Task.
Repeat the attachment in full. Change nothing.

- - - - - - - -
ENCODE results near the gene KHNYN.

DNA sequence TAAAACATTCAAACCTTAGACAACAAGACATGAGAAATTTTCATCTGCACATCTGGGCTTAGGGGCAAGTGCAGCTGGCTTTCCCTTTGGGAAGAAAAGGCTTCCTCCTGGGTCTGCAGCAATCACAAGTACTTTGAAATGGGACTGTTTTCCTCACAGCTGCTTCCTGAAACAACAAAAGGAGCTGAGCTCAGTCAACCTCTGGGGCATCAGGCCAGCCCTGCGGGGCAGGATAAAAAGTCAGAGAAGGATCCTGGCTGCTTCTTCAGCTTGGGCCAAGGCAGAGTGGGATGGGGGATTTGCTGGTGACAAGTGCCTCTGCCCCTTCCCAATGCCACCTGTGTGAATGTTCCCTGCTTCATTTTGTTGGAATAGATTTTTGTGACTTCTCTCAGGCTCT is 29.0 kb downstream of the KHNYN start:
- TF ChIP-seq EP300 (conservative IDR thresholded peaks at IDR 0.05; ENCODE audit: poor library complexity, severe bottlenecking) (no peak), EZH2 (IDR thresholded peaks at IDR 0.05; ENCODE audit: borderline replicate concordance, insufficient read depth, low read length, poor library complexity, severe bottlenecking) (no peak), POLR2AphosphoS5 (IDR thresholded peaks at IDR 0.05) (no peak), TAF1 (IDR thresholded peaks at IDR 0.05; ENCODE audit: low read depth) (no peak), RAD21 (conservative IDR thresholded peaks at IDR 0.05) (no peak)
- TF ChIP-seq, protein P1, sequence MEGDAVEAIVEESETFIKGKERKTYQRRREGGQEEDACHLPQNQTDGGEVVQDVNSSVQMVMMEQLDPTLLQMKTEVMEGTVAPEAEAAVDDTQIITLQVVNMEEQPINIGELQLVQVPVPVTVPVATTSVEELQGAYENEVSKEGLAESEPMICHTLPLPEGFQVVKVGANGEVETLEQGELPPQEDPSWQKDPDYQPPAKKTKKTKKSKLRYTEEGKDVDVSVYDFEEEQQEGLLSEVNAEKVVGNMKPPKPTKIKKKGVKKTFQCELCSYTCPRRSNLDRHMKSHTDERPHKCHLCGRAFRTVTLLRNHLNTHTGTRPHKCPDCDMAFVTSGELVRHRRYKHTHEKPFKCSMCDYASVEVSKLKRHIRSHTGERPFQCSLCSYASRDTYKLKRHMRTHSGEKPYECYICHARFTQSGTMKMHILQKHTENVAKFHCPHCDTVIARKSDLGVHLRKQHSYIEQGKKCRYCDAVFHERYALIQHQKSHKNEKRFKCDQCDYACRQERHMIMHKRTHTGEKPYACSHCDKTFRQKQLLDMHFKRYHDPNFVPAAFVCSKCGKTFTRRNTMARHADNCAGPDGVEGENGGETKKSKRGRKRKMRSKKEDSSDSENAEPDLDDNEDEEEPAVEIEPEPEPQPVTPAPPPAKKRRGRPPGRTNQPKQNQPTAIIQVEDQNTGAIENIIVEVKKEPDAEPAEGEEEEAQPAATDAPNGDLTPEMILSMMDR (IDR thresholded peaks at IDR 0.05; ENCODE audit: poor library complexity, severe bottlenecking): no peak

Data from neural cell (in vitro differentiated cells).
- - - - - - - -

ENCODE results near the gene KHNYN.

DNA sequence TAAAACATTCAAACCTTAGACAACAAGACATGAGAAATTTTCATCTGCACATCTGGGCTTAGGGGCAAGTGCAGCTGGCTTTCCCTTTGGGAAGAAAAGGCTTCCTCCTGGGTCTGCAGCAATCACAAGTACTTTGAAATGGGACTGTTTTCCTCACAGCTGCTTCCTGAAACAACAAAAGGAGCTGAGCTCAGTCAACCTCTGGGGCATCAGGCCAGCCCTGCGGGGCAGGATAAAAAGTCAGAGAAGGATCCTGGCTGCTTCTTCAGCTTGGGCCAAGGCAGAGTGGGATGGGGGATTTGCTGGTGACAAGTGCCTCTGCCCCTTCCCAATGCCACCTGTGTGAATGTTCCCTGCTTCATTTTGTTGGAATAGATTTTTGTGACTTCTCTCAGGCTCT is 29.0 kb downstream of the KHNYN start:
- TF ChIP-seq EP300 (conservative IDR thresholded peaks at IDR 0.05; ENCODE audit: poor library complexity, severe bottlenecking) (no peak), EZH2 (IDR thresholded peaks at IDR 0.05; ENCODE audit: borderline replicate concordance, insufficient read depth, low read length, poor library complexity, severe bottlenecking) (no peak), POLR2AphosphoS5 (IDR thresholded peaks at IDR 0.05) (no peak), TAF1 (IDR thresholded peaks at IDR 0.05; ENCODE audit: low read depth) (no peak), RAD21 (conservative IDR thresholded peaks at IDR 0.05) (no peak)
- TF ChIP-seq, protein P1, sequence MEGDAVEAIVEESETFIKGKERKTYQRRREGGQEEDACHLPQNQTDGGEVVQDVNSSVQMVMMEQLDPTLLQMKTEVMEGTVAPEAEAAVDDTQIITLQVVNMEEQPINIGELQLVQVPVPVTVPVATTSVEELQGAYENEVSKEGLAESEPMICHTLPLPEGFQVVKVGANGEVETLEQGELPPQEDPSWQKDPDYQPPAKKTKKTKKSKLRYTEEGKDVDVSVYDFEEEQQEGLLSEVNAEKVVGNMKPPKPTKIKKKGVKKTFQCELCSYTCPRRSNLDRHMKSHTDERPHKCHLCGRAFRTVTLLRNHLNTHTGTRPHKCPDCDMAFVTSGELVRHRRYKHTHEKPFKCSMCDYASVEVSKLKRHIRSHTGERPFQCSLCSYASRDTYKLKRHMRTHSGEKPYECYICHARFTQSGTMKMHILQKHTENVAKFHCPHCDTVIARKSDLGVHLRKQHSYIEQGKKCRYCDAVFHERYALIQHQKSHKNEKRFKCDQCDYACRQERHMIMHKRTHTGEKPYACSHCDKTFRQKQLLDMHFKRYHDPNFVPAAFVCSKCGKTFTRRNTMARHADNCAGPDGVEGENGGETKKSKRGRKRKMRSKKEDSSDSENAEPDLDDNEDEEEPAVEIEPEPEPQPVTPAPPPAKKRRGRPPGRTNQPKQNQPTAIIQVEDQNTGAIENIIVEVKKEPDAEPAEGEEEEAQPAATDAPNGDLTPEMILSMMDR (IDR thresholded peaks at IDR 0.05; ENCODE audit: poor library complexity, severe bottlenecking): no peak

Data from neural cell (in vitro differentiated cells).